Friday, November 2, 2007


The researcher is aware of the boring appearance of "parish processioning records", particularly in Virginia where vestrymen kept records of the parish boundaries. Such boundaries were always bordered with family names. What does this do for you? I'll tell you. It does nothing unless you visit the area and survey it visually.

One of my families had early land grants in Nansemond County (now Suffolk Co.). The first of the family was John Holland who settled in southern Nansemond County ca 1630 when he received extensive land grants. As a result the entire area became known as "Holland, Virginia". Nansemond County records burned. What a dilemma. I first visited the area in 1960 and much to my surprise was able to compare the early tax records with the processioning. A careful comparison of land parcels and descriptions of various family members from one year to the next discovered who the heirs were! Additionally, as I drove down Kingsale Road I was able to use the processioning records to determine where various Hollands lived. This is because some of the old ante-bellam homes were still standing and the old plantation boundaries were obvious. A careful visutal observation clarified that the of Capt. Henry Holland (early 18th centry) backed up to that of William Holland of the same period whose lands fell into Isle of Wight County. Many things can be ascertained for visual observations of the lay of the land and from speaking with persons who resided in the area.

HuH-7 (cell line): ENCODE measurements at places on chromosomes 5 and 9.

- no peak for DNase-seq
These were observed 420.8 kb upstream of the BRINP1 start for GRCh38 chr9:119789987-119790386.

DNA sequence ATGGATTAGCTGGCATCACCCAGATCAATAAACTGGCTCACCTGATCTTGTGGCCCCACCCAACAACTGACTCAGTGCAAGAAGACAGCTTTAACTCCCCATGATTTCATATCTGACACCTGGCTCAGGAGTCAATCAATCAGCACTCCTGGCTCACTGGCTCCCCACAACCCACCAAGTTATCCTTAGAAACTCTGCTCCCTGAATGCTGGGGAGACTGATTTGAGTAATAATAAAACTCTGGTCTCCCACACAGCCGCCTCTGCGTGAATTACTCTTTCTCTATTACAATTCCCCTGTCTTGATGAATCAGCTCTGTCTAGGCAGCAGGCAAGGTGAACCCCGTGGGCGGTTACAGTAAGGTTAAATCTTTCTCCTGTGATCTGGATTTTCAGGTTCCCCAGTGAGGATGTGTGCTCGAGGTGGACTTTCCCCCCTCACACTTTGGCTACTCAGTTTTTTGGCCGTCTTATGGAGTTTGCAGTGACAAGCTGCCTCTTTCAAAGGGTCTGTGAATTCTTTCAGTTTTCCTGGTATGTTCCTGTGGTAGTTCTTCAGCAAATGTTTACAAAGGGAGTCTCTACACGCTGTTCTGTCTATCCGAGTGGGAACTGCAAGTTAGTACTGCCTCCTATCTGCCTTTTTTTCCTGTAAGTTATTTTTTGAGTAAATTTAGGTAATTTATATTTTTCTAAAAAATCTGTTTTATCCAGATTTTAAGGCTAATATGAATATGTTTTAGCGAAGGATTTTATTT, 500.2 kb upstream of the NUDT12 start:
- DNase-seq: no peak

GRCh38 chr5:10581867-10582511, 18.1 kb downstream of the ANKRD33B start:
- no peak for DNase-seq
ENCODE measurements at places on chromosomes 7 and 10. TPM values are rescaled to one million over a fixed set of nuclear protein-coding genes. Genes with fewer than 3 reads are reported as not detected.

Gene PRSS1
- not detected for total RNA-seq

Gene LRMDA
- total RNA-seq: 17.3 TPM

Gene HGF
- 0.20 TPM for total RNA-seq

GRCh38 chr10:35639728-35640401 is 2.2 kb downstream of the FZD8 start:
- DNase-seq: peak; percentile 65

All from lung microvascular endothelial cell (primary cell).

The Holland/Holande genealogy dating from 1000 to 1988 can be found on

Jeannette Holland Austin

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